Dolores Park


here people dance in the street
some naked, or almost
and everyone is some degree of happy
and you can’t not hear it
like you can’t not have a mother
everyone has some degree of one
all our paths led us here
and we all know the lyrics to ‘born this way’
we’re all on 18th street in the mission
there’s skin against me and I’m shielded
from the cold outside
I’ll capture this moment on instagram and people will like it
and I’ll remember dancing with strangers
being accepted by strangers
being loved




**This poem was published in the Lighthouse Literary journal. You can buy it HERE**

when even the sky feels different meaning the clouds here are from a different air or rather the difference in everything is told by looking up
white barges move leisurely as they’ve done a thousand times with red-topped houses mish-mashed on a once grassy hill resembling legos
the city wakes up to a crescent moon still visible against the dawn and you wonder about things like how people drive here or whether the men selling simit on street corners have the same supplier
and strangely everyone speaks english except the old cab drivers who complain about tourists and arabs and I think to myself that I’m lucky I blend in everyone here knows their history and where the monuments are
and where I live there are no monuments and young kids here have Ataturk’s signature tattooed on their arms and chests and speak passionately because they understand the situation
not like here
I remember the trip from the airport passing through a barren hillside that somehow carried itself proudly and seeing a flag in the distance and nothing else but a hill and flag and thinking it defined this place perfectly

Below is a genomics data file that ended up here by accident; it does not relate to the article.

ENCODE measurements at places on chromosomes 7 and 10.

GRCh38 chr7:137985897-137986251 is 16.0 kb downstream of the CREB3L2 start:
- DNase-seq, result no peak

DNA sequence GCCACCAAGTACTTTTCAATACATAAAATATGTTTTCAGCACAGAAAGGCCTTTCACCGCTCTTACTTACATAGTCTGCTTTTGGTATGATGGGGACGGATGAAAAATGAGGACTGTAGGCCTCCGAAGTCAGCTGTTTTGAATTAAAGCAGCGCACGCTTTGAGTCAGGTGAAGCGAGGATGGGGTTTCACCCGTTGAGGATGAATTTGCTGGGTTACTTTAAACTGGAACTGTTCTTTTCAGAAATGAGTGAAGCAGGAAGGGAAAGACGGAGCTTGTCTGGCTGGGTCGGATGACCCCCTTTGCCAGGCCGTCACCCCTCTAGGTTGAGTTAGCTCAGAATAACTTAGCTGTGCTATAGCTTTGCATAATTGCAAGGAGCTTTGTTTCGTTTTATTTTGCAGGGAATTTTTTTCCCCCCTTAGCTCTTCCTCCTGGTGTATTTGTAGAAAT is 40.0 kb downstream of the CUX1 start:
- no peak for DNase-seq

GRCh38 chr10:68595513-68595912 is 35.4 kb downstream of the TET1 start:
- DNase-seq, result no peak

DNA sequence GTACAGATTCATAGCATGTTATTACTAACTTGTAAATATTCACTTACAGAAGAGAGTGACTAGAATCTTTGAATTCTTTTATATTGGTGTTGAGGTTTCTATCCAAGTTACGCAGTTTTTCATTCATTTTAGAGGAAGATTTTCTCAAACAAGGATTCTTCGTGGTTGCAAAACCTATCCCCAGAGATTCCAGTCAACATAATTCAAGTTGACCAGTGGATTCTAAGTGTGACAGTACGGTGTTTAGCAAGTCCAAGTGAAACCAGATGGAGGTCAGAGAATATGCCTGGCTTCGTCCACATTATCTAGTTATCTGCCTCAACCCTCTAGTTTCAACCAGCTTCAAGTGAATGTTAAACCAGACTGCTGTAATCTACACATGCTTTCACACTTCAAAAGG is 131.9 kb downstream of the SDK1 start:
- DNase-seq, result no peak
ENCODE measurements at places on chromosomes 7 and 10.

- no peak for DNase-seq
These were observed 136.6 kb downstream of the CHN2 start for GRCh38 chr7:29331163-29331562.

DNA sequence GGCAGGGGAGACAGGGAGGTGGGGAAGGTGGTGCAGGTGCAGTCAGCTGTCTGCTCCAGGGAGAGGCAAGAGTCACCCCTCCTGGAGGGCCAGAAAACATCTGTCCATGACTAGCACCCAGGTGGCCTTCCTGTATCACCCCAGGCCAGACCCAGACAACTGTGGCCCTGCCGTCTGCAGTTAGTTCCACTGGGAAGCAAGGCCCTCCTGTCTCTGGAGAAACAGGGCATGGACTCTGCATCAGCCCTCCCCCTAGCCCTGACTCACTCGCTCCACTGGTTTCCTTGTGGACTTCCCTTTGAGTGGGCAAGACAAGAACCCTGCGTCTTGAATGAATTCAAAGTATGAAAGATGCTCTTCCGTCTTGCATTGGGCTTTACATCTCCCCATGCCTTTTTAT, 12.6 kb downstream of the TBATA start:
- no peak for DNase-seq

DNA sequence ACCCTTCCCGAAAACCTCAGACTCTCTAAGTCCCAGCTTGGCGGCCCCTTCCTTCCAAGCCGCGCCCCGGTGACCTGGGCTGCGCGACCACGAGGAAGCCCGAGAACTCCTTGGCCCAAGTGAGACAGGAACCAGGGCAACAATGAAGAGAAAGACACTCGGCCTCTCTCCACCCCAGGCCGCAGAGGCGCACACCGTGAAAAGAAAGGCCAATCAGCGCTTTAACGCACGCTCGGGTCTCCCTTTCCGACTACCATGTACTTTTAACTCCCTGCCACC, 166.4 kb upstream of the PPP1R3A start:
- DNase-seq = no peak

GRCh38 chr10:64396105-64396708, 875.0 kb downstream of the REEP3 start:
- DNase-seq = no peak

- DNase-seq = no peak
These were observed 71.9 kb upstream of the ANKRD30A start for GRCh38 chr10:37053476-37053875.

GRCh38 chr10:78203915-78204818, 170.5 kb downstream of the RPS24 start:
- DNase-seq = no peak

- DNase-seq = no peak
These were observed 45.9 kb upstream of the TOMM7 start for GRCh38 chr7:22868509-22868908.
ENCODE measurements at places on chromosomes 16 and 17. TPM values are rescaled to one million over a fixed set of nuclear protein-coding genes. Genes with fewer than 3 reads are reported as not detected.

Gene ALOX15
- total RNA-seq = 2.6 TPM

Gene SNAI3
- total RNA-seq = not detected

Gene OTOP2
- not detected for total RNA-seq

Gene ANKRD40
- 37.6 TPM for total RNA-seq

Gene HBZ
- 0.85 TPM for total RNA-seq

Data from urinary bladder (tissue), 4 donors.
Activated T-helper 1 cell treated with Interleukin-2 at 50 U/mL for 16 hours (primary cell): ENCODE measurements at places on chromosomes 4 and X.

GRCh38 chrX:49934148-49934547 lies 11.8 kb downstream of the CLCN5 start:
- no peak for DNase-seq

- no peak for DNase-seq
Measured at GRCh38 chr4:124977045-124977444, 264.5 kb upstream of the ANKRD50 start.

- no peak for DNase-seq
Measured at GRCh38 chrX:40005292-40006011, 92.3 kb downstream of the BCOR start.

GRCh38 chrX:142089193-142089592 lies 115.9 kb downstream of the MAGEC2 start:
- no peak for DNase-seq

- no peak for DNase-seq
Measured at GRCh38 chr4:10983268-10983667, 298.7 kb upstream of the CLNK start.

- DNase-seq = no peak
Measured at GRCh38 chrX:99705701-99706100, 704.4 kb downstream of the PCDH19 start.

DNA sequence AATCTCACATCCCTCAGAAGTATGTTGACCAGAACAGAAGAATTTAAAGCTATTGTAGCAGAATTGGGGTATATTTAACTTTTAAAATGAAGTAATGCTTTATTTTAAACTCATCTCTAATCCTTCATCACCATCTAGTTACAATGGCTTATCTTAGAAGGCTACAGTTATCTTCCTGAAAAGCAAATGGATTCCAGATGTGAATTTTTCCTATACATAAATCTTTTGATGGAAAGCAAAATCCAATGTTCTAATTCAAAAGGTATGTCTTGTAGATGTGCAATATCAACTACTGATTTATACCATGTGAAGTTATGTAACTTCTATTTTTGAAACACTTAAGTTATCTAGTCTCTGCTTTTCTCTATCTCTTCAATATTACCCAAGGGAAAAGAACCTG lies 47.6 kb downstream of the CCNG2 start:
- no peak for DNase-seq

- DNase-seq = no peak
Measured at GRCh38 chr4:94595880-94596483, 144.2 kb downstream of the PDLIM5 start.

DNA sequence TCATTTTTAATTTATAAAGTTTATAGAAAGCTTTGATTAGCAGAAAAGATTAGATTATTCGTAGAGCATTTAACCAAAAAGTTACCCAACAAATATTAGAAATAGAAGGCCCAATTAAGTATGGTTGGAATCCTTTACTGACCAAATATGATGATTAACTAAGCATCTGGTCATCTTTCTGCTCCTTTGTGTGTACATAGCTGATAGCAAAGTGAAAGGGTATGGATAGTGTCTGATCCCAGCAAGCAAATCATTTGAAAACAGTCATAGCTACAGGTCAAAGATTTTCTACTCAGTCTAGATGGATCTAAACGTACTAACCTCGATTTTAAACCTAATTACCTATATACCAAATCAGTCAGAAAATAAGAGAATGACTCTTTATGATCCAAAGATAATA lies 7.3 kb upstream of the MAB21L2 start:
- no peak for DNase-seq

“I guess you can just take me home now” I’ll go back to the traffic and ignorance and bad food and know that despite all that my life is good
and I’ll sometimes hear the morning prayer in my head and think about the summer here

Just two weeks


can’t you wait just two more weeks for that three year dream to come through while you think of that brief prelude on 18th and Q
and it tells you what its like to wake up and not be alone as how to smile after that mile walk because tonight you’re cooking for two
because it’s not just the sex even though that’s part of it but rather it’s more about the drive down to Melrose together
or picking the right things in the frozen food aisle of Trader Joe’s and knowing that you can hold her hand and make a joke and she’ll probably laugh
you can que netflix for a Breaking Bad marathon and not have to worry about buffering or refresh rates or whether the call will drop
or sometimes when the volume is too high how its hard to hear her voice and you can make use of that big orange-white blanket that sometimes alone you feel lost in
and you sit and think or lie and think about taking a road trip to the Mission and not have to worry about snorting coke or drinking Redbull
because you can just take turns driving along the coast an listening to Michael Jackson’s 1981 version of Ben or Gaga’s newest single or nothing but the sound of driving with the windows down